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Bike computer and wheel circumference question
in Public transport & cycling
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Of course of your ultimate precision you have to take into account the bumpyness of the surface as well and any deviations from a straight line. I imagine the back wheel will run slightly straighter than the front but of course carries more weight and is more likely to slip in either direction. Then you start getting into fractal theory.
To be honest taking the mid-figure is about as good as you're going to get.
Assuming your assertion that any weighted tyre deflection will be so minimal as not to affect the rolling circumference of the wheel is correct, then it really isn't necessary to physically measure the circumference of a wheel roll (or multiple rolls) at all, is it? All I need to do is to measure the diameter (or radius) of the tyre on the wheel and calculate the circumference from there. (And if you are correct, then I don't see why you suggest on the other hand applying weights to it at all?)
Somewhat to my surprise (I expected it to be smaller) the diameter of the tyre on my front wheel is 69.9cm - or at least that is the closest I can get by eye with a steel tape and the average of three attempts. That gives me a rolling circumference of 219.6cm. On the face of it, that suggests that both the Cateye and ridewithgps websites are wrong in returning a figure of 216.8 cm, and thet the CyclingUK website is more accurate at 2.19m
Or - it suggests that Cateye and ridewithgps might be feeding in an approx tyre compression of about 0.5cm (which is what I guessed in my second post above but which you seem to think can't happen) to arrive at their figure of 216.8cm.
I don't know which is right - I was hoping somebody would come up with some useful suggestions as to what would explain the differences between the websites rather than getting bogged down in the practical details of actually measuring the circumference.
(Regarding your observation on the Subaru Forester: I was once being taken by taxi along a narrow lane partially blocked by a stationary lorry. The lorry driver opined to my taxi driver "You could drive a 'bus through there" to which my taxi driver responded "I know mate. Problem is I'm driving a taxi not a 'bus..."
You should chill out mate! Don't let my quest for accuracy launch your blood pressure!
And despite Farfetch's apparent apoplexy that I just need to do as I've been advised, I'm not convinced that measuring a single or multiple wheel rolls is as accurate or reliable as people have suggested - for the reasons I've already given, despite Farfetch clearly knowing better than me.
I'd love to check it on a longish ride of known distance...
Obviously I am not going to get a GPS bike computer. (I'm surprised you even said it!)
Yes - the back wheel will run slightly straighter and less far than the front. And my concern is that over any long "known" distance, the distance travelled by the front wheel (the measuring wheel) won't be the same as the "known" distance anyway, because I wouldn't be able to keep to a consistently straight or "shortest" line.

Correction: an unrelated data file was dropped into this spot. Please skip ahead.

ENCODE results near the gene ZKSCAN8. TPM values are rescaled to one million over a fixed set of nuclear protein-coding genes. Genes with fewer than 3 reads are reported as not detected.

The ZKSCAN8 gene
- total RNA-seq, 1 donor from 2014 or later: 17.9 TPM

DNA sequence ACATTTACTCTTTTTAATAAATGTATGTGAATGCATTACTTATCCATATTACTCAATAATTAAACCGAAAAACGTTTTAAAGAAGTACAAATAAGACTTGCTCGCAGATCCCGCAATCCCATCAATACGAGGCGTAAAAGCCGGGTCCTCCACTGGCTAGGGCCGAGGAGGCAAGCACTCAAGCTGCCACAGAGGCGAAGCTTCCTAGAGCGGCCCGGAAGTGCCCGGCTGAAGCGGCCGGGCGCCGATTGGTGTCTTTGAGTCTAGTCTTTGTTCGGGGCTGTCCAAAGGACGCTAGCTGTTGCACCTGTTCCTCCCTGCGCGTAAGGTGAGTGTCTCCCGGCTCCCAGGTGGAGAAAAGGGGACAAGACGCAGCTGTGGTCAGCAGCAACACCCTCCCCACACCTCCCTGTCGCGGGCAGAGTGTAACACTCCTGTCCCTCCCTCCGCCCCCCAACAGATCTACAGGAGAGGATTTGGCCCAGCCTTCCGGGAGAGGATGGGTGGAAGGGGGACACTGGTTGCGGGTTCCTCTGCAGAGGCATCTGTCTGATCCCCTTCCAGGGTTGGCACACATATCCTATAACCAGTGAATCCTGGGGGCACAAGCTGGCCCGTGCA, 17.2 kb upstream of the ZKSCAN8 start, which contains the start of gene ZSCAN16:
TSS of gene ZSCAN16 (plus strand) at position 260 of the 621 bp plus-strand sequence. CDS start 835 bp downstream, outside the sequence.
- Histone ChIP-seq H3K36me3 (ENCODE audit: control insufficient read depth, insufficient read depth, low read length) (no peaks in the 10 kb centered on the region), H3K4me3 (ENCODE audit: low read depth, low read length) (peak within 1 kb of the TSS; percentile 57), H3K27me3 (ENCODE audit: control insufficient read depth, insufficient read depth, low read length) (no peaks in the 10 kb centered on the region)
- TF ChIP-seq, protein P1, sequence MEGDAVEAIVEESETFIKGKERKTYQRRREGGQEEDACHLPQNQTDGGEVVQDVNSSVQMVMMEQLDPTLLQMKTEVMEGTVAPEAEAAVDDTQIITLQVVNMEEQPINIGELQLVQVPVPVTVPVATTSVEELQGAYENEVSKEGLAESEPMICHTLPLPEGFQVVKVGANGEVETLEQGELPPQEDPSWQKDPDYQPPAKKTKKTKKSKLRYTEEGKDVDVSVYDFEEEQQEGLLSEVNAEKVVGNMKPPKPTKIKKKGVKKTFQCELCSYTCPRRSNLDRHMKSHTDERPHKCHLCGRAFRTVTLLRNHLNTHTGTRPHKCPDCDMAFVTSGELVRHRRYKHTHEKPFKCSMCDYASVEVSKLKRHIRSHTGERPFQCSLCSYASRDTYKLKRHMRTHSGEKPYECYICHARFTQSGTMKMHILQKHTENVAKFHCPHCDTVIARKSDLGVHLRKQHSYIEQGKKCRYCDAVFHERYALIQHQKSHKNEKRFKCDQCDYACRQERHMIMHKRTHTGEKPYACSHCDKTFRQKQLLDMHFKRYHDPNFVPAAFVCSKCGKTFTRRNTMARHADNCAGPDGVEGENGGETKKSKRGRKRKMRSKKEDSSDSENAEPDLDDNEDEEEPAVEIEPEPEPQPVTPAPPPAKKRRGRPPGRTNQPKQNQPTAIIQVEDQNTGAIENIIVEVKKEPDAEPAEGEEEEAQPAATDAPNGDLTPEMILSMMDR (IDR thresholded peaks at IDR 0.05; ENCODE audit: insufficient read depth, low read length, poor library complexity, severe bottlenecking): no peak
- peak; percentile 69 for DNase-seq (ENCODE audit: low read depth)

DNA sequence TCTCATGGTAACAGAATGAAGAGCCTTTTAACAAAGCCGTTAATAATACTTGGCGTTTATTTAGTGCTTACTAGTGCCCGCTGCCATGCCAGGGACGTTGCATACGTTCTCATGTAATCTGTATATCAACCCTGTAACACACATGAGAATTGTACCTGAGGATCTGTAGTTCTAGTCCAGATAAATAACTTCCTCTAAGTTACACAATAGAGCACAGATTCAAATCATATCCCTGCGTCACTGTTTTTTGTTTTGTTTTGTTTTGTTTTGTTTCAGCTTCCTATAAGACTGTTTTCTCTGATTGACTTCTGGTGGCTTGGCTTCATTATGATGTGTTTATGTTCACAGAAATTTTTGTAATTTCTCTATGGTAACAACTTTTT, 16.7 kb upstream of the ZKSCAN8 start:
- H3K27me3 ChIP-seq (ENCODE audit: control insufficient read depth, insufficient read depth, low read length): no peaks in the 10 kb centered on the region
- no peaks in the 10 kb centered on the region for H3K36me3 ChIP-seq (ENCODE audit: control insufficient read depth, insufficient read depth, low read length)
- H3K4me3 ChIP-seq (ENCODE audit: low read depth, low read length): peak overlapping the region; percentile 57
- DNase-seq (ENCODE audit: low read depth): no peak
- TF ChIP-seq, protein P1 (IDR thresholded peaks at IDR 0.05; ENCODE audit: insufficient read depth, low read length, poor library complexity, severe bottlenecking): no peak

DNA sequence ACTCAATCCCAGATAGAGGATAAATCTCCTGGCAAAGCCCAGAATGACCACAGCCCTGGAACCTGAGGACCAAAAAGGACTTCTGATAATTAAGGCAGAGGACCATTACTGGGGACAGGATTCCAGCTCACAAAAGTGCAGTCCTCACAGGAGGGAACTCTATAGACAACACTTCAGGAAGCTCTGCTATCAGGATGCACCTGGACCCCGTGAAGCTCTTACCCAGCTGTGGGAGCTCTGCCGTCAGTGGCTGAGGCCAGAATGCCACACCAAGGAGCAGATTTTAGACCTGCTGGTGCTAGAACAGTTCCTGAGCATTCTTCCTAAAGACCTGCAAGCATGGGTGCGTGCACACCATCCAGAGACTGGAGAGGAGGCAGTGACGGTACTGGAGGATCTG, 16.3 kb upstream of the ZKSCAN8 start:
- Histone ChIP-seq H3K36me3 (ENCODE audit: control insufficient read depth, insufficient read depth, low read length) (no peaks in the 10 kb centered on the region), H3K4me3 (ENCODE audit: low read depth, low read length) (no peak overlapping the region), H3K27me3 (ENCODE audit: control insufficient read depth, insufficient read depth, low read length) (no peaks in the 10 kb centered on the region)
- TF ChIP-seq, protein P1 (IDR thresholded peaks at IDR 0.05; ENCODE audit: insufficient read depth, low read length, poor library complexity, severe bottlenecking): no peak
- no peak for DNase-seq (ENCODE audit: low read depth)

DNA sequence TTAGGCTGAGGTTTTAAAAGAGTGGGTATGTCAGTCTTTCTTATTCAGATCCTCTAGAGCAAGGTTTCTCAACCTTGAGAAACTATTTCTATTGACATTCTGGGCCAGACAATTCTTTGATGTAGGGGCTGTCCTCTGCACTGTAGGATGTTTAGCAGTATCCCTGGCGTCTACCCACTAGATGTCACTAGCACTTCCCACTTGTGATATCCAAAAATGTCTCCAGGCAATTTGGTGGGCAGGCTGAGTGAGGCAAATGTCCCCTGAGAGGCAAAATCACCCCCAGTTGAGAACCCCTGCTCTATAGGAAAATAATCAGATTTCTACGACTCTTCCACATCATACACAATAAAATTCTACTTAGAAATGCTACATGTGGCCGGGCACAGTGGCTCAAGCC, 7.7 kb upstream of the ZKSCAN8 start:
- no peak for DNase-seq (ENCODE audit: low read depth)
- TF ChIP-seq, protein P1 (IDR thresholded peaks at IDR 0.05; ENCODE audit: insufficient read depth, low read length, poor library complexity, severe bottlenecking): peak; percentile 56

Anyway, no-one can give me any insight as to why the CyclingUK web figure is so different from the Cateye and ridewithgps ones. (Other than my own realisation that CyclingUK may have simply calculated an unweighted and unadjusted circumference).
I've now asked on the CyclingUK website if anyone knows where 2.19m comes from.
Thank you everybody.
The most accurate way to measure it is by measuring the radius at the centre of the trim, either with chalk on the pavement, or running some string round it. Taking the diameter and calculating should also work.
If it is an edge bike conputer, does she have a speed sensor?
Garmin came to recognise that the GPS was not accurate enough for some cyclists so added a speed sensor, which measures revolutions of your wheel as your Cateye will do. The computer uses both GPS and the number of wheel revolutions to get as close as it can. You have a choice of setting the circumference yourself, or the computer will calibrate it.
I think it's unlikely you will ever beat an Edge with a speed sensor for accuracy with a simple computer. If she's using one of the wrist type GPS then it might be possible to come close.
For getting a known distance, is there a local cycling club? If so they will have a measured 10 mile time trial course. Particularly if it is used for open events the measurement will have to follow known methodology. You could find out where it is and calibrate using that.
Finally, and I appreciate you weren't happy with the suggestion, but I'd do the single circumference and measure it. As you are concerned about not keeping the wheel straight, use a piece of string stretched out, paint a line alongside it and follow that with your wheel. That will ensure any variance as a result of not being straight is negligible.
Different brands of tyre vary markedly, as do different sizes and tyre pressures. My bike will drop 4-6 pounds of pressure in a week. My road bike is pumped up before every ride, but my commuter used to be only pumped up once a week.
Anyone producing a chart will have to use their own methodology for brand, width of rim, size of tyre, pressure used, weight of rider etc to produce their figures. I consider the variance you are referring to as quite possible.
There are so many factors that can affect the speed reading that are not in your control. You won't get perfection. What you don't do is use the 'standard' circumferences given on the scrap of paper they laughingly call a user manual for the computer. Those are averages for a wide variety of tyre widths and depths, and are not accurate at all.
Obvious spammer building post count but anyway - no, you can't ride a bike without inflated tyres (unless they're solid)